Jaleel Shaw garnered a truckload of honors as a student at Berklee; his first recording (Perspective, Fresh Sound) was named one of the top five debuts of 2005 (All About Jazz). And his AQ debut met and exceeded all expectations. On alto or soprano, he coaxed a menagerie of sound, from the sweet impassioned tones of such ballads as “My Romance,” “What’s New,” and “Body and Soul,” to the twists and squeals of “Doxy” to the wailing spirals of “Twinkle Trinkle.” At once he exudes sheer lung power, rhythmic virtuosity, and harmonic invention, often bopping and weaving, his body language seemingly directing each note, each dramatic climb to the top and bottom of the horn. He brought powerful eccentricity to “Bemsha Swing,” swinging energy to “Summer Night,” furious phrasing to “Diverse,” well-placed minor harmonies to “My Heart Belongs to Daddy,” and a beautiful cadenza to close “Question and Answer.”


Bassists are too-often overlooked, but Haynes makes sure that each audience gets a good dose of John Sullivan. Like Shaw, he is a very physical musician, literally dancing with the big box, pulling it back, pushing it down, bouncing on his feet while his hands engage the strings in feats of legerdemain. Sullivan took at least one solo on every tune, ferociously walking across “Diverse,” lyrically engaging on “What’s New,” and demonstrating his wide range of tone and harmonies on Joe Henderson’s “Inner Urge.”

Photo by Andrea Canter
Robert ROdreguez, Photo by Andrea Canter


“I don't want to overplay. I like the guys to trade, and I just keep it moving, and spread the rhythm, as Coltrane said. Keep it moving, keep it crisp." Roy Haynes’ philosophy was ever present throughout the three nights. His young cohorts were continuously in the spotlight, much to his apparent delight. Yet it was Haynes in the drivers’ seat, Haynes who propelled every tune with the energy of a teenager and the wisdom of the prophet. Noted Kenny Horst, “he’s the heavyweight champion.” Certainly there is no finer array of artillery than what Roy Haynes brings to the trapset, and he is a master strategist. Area drummer Steve Hirsh commented that “Roy never plays an unnecessary note—it all counts.” Haynes never holds back, which is not to say that he is constantly pounding. Rather, he is perpetually engaged in “drive” and never allows a pattern to become routine, be it spanking the ride cymbal, jiggering the hi-hats, swatting the toms, or spit-firing the snare. He maintains the pulse while frequently dropping accenting pops and crashes, seeming to never cross the same path twice, often enticing his partners to duel, his own solos outlining melody and harmony independent of other voices. In live performance one has the opportunity to not only hear the shapes of his figures but to see the artful ballet he creates—Haynes is the penultimate choreographer of percussion.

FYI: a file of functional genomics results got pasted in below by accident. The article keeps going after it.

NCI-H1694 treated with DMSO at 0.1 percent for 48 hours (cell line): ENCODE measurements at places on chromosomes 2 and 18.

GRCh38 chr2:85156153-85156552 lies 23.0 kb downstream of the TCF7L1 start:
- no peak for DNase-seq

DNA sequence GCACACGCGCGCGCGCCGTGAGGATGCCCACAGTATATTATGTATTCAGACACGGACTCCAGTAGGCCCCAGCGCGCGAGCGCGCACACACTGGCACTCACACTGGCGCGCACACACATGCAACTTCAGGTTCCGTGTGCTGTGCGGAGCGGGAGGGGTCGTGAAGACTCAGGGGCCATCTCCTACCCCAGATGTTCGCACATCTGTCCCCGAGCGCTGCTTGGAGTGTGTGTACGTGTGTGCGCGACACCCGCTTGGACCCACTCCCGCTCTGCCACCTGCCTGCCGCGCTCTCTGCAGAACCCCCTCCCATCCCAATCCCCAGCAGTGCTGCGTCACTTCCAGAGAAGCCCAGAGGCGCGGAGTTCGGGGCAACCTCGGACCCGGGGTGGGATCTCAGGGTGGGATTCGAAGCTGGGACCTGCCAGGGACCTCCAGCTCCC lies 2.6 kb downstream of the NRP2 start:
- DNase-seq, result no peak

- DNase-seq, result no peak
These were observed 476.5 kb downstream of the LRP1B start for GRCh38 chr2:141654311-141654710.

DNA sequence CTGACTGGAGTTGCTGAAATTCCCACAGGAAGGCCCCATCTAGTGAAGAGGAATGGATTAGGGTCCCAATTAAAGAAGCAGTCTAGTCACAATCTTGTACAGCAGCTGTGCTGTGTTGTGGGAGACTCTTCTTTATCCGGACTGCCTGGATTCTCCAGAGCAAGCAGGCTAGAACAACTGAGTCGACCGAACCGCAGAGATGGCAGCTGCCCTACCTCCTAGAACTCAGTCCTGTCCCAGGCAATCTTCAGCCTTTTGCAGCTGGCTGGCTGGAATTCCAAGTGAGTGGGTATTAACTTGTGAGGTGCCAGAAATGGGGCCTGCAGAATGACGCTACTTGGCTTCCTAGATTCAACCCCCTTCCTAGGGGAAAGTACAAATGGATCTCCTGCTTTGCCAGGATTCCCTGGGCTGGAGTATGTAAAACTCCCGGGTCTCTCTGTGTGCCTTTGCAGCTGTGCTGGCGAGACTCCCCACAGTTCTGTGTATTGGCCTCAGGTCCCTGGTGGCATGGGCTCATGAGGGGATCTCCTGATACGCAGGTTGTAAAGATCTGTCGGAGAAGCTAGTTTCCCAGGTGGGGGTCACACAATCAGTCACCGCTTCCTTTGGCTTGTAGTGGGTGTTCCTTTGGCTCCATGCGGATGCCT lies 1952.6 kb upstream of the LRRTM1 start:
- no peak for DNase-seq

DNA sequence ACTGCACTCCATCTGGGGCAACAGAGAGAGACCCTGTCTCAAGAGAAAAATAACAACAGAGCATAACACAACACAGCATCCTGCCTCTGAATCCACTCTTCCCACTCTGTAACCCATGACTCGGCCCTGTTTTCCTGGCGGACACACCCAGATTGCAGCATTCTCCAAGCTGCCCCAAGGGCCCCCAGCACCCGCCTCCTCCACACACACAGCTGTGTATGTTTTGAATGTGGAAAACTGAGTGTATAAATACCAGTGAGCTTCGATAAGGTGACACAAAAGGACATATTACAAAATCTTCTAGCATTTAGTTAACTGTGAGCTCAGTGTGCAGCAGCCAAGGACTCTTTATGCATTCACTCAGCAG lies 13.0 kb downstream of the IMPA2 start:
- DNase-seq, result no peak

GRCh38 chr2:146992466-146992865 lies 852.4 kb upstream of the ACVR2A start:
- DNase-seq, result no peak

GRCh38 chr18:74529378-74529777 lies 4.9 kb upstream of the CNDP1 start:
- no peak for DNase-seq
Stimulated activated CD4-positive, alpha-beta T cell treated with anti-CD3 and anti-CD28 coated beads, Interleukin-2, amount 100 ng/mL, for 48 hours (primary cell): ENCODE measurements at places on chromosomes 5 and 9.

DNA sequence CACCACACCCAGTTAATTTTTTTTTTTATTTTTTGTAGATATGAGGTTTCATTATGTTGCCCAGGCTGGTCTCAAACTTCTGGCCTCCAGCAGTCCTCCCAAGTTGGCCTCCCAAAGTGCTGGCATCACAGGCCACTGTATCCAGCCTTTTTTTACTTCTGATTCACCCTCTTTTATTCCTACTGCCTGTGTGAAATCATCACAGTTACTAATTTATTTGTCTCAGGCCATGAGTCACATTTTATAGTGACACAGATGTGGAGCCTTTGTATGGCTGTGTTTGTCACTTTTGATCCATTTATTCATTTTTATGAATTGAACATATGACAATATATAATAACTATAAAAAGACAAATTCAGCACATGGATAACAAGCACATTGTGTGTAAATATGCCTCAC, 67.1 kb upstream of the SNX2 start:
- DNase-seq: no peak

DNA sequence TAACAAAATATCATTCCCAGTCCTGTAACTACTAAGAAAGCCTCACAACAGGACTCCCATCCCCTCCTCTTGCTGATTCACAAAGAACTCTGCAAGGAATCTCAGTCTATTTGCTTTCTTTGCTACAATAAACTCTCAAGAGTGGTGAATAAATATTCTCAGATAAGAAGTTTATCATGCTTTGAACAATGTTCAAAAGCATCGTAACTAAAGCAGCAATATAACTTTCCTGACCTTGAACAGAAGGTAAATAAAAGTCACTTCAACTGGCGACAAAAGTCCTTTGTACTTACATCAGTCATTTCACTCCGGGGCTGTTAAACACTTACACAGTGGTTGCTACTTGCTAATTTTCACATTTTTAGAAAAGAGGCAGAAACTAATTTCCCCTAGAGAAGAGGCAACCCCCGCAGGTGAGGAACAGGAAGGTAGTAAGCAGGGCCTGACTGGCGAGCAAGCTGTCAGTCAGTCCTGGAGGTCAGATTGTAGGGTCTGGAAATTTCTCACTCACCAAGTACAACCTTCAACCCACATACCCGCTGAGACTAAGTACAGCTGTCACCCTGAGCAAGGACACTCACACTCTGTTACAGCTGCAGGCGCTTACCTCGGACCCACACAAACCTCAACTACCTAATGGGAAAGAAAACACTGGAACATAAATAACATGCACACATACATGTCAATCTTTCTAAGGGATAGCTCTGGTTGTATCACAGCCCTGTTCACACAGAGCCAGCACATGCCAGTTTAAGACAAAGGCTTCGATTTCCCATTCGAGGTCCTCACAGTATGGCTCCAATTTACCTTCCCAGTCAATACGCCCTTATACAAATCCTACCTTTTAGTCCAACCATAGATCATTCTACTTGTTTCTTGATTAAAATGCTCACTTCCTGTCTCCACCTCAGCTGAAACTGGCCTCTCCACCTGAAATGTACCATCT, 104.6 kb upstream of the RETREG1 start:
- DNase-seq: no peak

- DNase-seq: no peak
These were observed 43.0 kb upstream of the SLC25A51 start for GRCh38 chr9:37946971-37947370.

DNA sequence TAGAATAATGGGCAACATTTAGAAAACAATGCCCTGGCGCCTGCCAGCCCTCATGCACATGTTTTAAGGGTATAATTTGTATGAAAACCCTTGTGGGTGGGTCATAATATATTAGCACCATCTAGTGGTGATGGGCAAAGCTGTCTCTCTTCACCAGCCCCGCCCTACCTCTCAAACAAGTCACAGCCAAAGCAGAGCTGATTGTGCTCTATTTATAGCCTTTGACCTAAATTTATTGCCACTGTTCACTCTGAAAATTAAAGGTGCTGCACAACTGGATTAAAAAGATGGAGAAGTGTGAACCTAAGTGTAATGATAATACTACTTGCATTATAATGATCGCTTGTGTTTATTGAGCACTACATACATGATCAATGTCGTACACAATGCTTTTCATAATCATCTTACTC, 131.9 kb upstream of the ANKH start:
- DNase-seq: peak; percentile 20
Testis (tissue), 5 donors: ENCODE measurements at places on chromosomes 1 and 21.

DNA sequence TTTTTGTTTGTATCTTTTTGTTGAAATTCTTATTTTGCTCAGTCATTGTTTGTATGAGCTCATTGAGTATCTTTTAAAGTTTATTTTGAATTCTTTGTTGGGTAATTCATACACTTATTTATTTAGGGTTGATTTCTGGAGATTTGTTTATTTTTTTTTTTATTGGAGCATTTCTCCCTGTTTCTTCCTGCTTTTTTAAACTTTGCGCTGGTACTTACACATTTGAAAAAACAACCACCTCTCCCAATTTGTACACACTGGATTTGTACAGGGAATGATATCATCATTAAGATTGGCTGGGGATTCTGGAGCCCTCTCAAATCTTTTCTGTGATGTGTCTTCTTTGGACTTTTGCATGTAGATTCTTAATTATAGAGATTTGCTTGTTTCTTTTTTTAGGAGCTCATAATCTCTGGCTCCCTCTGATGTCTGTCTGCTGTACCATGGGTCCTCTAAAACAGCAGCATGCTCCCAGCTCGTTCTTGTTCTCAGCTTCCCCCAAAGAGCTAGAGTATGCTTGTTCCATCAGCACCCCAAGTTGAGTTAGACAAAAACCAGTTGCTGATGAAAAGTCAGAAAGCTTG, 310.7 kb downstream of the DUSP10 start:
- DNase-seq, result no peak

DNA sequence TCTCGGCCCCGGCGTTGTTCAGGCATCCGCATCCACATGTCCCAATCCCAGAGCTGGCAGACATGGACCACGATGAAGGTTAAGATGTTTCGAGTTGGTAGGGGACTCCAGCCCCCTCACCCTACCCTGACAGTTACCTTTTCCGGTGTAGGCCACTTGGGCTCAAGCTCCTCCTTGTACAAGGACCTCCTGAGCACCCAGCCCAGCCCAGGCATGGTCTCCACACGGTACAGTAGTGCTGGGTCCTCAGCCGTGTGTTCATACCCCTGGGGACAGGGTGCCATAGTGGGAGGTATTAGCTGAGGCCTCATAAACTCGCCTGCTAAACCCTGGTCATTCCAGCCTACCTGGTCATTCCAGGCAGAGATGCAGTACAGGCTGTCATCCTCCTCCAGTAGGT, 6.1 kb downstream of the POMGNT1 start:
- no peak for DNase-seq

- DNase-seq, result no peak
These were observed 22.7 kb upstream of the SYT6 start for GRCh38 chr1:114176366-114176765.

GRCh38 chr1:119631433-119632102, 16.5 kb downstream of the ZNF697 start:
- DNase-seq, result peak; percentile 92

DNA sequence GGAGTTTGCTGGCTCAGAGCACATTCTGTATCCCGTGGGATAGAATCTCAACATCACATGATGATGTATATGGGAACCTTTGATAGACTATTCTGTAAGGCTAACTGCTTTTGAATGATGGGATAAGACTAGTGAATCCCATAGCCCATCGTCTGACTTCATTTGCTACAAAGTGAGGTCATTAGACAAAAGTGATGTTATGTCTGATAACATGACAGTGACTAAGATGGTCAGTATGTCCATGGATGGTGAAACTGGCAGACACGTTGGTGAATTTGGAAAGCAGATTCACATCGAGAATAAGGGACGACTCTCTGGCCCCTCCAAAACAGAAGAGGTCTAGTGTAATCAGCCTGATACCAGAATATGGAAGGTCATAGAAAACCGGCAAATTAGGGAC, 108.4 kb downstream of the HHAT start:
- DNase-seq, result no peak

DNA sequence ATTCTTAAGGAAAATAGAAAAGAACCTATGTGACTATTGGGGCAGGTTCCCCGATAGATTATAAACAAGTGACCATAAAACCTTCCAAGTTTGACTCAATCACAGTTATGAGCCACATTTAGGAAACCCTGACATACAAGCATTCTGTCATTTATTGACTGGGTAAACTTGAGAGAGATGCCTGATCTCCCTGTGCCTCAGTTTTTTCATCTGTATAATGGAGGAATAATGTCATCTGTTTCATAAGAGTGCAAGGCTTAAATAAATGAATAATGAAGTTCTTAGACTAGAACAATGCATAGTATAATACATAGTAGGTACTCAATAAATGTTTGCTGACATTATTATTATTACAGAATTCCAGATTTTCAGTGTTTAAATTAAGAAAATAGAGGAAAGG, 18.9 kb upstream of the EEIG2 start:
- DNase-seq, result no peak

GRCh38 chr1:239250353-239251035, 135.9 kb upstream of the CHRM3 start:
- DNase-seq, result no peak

Special moments came nonstop throughout the weekend, but perhaps one of the most memorable was the tune the band created on the spot. In his bantering with the audience, Haynes noted that “It Feels Like a Dream” to be on the bandstand at the AQ. Deciding this was a great song title, the band took off on a joint improvisation effort yielding a joyful melody initially shaped by Shaw’s alto conversing with Rodriguez’ plucked strings, colored by Haynes’ assorted clinks and clatters and a deeply resonating solo from Sullivan. Shaw shifted the rhythm to a samba-like groove, adding a bit of buzz to his vibrato that gave the piece an edgy feel as it twirled toward resolution. It was like watching the spontaneous combustion of the Big Bang.

Image


Throughout the weekend the band played at least three renditions of “Summer Night,” a standout track on Fountain of Youth, and each time the music seemed to crest at a higher level. Closing out the last set (before returning for an encore), Rodriguez gave the Dubin/Warren gem a new twist, with dissonant chords, blitzkrieg runs, and a montuno figure that complemented Shaw’s out-of-orbit spin. Haynes, appropriately, had the last word—or more accurately, the last volley. But the audience refused to call it quits, a long ovation finally answered by an even more raucous, exuberant reprise of “Doxey.”


Taking their final bows and toasting the weekend with champagne, the three twenty-somethings look spent; the unflagging octogenarian Roy Haynes looked relaxed and satisfied. We were breathless.


“He defies time, doesn’t he?” –Chick Corea